Memorial Day — An orphan's Medal of Honor
By Mark Alexander
In recent weeks, I have written about the loss of two friends, T/Sgt. Charles Coolidge and Lt. Col. Chuck Hagemeister. They were members of, and strong advocates for, The National Medal of Honor Heritage Center here in Chattanooga — two humble men who saved the lives of many others on WWII and Vietnam battlefields.
It was with gratitude that I followed up those profiles with the welcome news that a 94-year-old Georgia native, Col. Ralph Puckett, was finally recognized for his service with a long-overdue Medal of Honor. He risked his life protecting his men in Korea.
We honor these men for the lives they saved on battlefields, and they will forever be held in high esteem among the ranks of our nation's most distinguished veterans. The same is true for generations of Americans who have served our nation with honor and dignity, including those in my father's Dartmouth class of '44, ALL of whom departed to serve in World War II — and many of whom never returned.
While we honor T/Sgt. Coolidge, Lt. Col. Hagemeister, and Col. Puckett, Memorial Day, as detailed in our Memorial Day tribute page, is reserved to honor those who have given their lives in the uniformed services of our nation — those who died in combat defending Liberty in accordance with their sacred oaths "to Support and Defend" our Constitution.
Regarding the three men aforementioned, I noted that the word "hero" is grossly overused today, but as it relates to Medal of Honor recipients, it is invariably understated.
And so it is with S/Sgt. Clifford Chester Sims, who was killed in action defending his fellow soldiers in Vietnam.
Sims began life as Clifford Pittman, according to a 2015 profile. He was orphaned at a young age. Though his stepfather's family took him in, they couldn't care for him. So he left their house and lived in an abandoned bus near Panama City, Florida, where he attended a nearby school. Clifford survived on the kindness of strangers.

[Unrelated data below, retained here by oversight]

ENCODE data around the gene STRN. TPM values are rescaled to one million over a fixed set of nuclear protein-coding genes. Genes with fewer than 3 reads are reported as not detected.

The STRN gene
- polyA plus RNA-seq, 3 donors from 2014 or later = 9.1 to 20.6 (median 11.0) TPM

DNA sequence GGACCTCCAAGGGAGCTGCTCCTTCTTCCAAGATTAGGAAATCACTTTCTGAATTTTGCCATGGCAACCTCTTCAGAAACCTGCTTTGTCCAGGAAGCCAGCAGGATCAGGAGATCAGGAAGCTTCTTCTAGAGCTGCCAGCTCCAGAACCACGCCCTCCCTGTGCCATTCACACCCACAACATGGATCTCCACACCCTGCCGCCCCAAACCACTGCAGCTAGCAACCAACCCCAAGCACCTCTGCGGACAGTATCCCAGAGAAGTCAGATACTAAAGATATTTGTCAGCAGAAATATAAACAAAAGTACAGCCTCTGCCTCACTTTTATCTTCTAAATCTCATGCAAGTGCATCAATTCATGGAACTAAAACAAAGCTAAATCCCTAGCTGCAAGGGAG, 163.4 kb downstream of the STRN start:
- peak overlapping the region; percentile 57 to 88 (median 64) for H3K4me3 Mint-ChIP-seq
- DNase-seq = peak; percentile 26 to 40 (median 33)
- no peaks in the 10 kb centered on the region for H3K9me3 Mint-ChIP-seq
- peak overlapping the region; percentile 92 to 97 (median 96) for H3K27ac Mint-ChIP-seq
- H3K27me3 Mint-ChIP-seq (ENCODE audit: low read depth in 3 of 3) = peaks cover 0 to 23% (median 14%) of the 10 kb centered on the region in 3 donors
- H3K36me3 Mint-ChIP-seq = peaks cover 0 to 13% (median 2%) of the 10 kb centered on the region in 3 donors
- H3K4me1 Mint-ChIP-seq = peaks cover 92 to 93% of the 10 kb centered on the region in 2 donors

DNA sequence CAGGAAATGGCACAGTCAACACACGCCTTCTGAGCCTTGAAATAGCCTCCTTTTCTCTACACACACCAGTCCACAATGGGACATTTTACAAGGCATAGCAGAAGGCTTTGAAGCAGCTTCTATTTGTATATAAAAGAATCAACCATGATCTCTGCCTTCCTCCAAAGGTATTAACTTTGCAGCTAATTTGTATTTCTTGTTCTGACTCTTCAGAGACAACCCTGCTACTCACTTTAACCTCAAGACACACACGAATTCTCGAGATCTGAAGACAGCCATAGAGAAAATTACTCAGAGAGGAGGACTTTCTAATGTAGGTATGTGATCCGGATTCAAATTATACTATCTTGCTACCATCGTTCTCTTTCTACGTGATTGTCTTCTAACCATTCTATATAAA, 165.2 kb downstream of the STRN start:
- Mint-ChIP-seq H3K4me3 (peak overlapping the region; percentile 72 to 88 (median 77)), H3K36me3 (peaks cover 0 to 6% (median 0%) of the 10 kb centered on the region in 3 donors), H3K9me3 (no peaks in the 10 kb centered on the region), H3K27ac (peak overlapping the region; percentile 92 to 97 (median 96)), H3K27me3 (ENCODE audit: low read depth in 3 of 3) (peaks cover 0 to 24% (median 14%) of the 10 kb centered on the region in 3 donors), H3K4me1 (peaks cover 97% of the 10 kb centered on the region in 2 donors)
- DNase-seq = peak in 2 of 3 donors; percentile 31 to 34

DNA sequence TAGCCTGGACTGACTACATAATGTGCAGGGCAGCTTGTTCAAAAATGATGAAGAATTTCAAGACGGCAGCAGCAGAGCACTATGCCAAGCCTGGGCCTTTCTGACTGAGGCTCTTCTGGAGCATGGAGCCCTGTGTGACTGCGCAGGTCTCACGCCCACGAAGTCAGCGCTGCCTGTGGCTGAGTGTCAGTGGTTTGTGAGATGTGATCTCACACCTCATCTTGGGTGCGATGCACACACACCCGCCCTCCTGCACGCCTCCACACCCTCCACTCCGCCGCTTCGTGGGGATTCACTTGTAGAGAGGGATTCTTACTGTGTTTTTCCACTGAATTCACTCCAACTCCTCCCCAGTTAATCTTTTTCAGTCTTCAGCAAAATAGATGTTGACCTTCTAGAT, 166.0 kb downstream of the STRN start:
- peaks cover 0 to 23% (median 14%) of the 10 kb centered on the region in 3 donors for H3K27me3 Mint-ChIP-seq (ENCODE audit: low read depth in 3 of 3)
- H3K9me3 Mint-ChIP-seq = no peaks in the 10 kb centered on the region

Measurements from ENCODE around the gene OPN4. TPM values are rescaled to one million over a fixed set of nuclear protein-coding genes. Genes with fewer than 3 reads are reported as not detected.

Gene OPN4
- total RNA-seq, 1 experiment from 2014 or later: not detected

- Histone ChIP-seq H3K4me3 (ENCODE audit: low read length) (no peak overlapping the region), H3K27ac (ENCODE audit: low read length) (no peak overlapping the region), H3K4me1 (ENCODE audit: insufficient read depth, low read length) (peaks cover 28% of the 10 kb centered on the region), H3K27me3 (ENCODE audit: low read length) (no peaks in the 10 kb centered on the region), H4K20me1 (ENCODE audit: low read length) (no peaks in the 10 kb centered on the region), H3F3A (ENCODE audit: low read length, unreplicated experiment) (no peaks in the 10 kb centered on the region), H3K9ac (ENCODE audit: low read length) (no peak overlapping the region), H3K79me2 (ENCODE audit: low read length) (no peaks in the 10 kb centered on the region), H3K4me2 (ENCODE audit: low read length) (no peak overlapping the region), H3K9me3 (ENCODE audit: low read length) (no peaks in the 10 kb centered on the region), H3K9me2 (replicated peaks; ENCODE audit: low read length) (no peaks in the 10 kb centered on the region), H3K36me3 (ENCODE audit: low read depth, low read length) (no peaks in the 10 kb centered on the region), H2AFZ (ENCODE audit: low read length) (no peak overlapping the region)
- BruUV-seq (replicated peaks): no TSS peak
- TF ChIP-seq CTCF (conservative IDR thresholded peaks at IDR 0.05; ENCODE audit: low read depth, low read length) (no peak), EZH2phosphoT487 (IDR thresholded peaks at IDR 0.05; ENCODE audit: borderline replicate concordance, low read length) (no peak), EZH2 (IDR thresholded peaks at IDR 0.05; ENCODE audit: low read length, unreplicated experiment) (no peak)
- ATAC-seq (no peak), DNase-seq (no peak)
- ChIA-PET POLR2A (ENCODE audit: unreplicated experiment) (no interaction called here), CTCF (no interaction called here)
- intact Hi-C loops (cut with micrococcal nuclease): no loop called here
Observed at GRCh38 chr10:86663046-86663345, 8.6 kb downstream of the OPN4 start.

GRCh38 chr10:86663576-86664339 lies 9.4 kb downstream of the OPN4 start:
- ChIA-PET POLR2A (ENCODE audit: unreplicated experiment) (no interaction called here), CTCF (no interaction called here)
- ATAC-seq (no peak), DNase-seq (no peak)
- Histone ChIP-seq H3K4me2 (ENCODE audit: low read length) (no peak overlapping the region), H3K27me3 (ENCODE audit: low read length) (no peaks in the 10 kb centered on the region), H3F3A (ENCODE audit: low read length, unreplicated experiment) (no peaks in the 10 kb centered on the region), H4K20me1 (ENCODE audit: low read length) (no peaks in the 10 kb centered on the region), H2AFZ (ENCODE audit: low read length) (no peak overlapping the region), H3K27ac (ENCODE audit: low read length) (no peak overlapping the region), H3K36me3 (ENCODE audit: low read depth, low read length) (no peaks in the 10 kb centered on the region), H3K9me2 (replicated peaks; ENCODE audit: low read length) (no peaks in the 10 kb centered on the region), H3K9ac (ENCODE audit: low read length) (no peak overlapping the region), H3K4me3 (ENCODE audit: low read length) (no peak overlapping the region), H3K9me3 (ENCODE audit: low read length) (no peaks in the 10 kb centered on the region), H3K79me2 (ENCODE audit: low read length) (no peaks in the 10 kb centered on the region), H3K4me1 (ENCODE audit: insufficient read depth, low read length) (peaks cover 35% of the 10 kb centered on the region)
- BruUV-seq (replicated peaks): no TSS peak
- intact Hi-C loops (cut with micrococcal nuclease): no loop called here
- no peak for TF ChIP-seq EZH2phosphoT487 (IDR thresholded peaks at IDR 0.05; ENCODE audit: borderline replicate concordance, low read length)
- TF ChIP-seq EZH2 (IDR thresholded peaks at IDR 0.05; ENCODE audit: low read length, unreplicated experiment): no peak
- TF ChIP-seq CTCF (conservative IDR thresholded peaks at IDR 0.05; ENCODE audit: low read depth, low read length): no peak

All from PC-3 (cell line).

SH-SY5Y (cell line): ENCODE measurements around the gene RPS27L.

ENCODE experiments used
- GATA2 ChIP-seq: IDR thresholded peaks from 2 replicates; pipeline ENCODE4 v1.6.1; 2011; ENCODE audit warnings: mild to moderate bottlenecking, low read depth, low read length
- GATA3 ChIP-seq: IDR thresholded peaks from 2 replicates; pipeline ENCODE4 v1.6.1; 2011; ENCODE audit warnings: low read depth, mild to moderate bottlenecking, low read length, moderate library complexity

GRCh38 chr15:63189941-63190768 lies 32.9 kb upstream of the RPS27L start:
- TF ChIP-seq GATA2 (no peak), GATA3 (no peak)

According to his widow, Mary Sims-Parker, "We didn't call it 'homeless' then, but he was homeless before they came up with the term. He has a long story."
At age 13, Clifford was adopted by James and Irene Sims, who provided him his first stable home. He and Mary, his high school sweetheart, were married in December of 1961, soon after he enlisted in the Army. He trained at Fort Jackson, SC, and the Airborne School at Fort Benning, GA, and then the 82nd Airborne Division at Fort Bragg, NC, before going to Ft. Campbell, TN, where he would ship out to Vietnam with the 101st Airborne Division's Delta Company, 2nd Battalion, 501st Infantry "Raiders" — the "bastard company."
It was a long road from tragedy to triumph, that ended in Hue, Vietnam, on 21 February, 1968. As his citation notes:
Of her impression of the Medal of Honor, Mary Sims-Parker said: "The first time I ever saw a picture of someone wearing the Medal of Honor, I was so in awe. I just looked and looked at it. It was just so amazing to see someone alive wearing one. I do treasure it so much."
She added, "When I found out how [Clifford died], it didn't surprise me."
For his genuine heroics, S/Sgt. Clifford Chester Sims was posthumously awarded the Medal of Honor on 02 December 1969. Receiving it in his name, Mary keeps it in a shadow box on the wall in her modest home in Hopkinsville, KY.
Thank you, Clifford and Mary Sims.
Too many Americans, oblivious to the service and sacrifice of others on their behalf, will "celebrate" Memorial Day as any other holiday. Too many commercial vendors will use the day to promote sales.
But Memorial Day is not for sale. More than 1.3 million American Patriots have already paid the full price in combat, and an additional 1.4 million have been wounded. These numbers, of course, offer no reckoning of the inestimable value of their service or the sacrifices borne by their families.
In 1776, John Adams wrote his wife Abigail of the cost of defending Liberty: "I am well aware of the Toil and Blood and Treasure, that it will cost us to maintain this Declaration, and support and defend these States. Yet through all the Gloom I can see the Rays of ravishing Light and Glory. I can see that the End is more than worth all the Means."
Indeed, and that cost continues to be borne today by our Soldiers, Sailors, Airmen, Marines, and Coast Guardsmen serving around the world.
Mark Alexander is the executive editor of the Patriot Post.